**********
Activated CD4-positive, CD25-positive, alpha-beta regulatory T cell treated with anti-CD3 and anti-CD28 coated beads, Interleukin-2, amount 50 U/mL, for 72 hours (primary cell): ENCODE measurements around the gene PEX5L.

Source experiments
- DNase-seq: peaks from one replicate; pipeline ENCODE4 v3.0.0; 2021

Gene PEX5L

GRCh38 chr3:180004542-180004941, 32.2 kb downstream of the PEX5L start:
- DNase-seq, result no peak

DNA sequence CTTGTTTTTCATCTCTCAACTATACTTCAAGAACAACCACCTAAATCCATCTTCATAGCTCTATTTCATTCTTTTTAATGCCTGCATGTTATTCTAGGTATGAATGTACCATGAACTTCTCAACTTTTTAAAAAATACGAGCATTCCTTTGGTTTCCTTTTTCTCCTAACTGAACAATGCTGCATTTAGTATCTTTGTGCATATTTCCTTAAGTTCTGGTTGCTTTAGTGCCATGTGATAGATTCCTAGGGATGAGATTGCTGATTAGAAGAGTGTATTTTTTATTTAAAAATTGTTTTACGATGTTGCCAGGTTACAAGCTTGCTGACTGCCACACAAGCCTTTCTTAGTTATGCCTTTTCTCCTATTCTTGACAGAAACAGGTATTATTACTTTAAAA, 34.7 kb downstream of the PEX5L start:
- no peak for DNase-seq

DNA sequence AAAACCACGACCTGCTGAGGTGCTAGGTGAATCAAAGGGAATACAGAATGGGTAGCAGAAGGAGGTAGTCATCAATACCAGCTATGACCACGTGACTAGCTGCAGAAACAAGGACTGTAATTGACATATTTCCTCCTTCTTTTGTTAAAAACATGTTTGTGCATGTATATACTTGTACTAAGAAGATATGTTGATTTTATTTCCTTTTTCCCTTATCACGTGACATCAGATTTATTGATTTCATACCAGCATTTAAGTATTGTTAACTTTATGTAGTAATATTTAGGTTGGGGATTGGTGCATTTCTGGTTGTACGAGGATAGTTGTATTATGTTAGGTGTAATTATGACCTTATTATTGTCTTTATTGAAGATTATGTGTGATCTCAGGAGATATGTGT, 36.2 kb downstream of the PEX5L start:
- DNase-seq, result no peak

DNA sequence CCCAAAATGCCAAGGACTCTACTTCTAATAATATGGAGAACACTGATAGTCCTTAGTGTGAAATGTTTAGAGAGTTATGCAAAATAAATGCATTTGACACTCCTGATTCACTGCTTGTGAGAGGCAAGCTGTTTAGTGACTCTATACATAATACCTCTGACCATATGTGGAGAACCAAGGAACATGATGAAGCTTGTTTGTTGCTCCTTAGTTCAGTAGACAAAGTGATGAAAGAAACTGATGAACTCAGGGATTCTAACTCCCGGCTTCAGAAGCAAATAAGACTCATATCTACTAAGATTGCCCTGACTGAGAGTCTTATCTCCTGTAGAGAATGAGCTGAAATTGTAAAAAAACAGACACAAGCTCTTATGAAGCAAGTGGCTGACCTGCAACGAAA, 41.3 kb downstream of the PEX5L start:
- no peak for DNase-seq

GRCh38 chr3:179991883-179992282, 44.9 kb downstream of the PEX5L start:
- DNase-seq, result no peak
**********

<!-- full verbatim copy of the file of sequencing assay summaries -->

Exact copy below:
Activated CD4-positive, CD25-positive, alpha-beta regulatory T cell treated with anti-CD3 and anti-CD28 coated beads, Interleukin-2, amount 50 U/mL, for 72 hours (primary cell): ENCODE measurements around the gene PEX5L.

Source experiments
- DNase-seq: peaks from one replicate; pipeline ENCODE4 v3.0.0; 2021

Gene PEX5L

GRCh38 chr3:180004542-180004941, 32.2 kb downstream of the PEX5L start:
- DNase-seq, result no peak

DNA sequence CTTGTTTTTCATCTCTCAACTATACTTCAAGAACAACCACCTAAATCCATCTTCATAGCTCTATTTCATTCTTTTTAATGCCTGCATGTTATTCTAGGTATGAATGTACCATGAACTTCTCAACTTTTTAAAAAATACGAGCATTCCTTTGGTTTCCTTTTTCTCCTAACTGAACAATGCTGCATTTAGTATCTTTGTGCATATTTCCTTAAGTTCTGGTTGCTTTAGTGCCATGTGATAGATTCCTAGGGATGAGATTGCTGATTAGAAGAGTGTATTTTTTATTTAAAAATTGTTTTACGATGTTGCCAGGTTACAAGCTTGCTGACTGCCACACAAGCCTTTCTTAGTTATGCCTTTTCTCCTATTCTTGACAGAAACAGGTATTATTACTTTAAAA, 34.7 kb downstream of the PEX5L start:
- no peak for DNase-seq

DNA sequence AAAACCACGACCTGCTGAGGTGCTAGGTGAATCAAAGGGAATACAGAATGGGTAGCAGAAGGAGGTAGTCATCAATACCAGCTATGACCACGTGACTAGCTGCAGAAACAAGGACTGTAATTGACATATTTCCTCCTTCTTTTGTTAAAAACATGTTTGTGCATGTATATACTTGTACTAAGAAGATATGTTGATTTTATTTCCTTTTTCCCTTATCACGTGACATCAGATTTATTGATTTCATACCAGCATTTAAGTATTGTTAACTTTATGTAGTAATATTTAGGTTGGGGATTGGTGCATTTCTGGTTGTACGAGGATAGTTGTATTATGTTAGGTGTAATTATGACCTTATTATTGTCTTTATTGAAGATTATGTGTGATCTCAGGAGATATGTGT, 36.2 kb downstream of the PEX5L start:
- DNase-seq, result no peak

DNA sequence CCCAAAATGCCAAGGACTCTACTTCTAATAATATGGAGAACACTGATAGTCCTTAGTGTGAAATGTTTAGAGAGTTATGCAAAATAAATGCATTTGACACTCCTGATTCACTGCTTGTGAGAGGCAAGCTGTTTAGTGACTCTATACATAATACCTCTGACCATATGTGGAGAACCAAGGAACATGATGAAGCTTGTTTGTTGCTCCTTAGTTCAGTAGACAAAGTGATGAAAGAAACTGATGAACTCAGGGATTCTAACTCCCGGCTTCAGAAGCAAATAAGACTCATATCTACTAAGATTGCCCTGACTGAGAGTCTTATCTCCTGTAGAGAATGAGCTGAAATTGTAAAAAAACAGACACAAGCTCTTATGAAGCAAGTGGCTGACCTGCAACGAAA, 41.3 kb downstream of the PEX5L start:
- no peak for DNase-seq

GRCh38 chr3:179991883-179992282, 44.9 kb downstream of the PEX5L start:
- DNase-seq, result no peak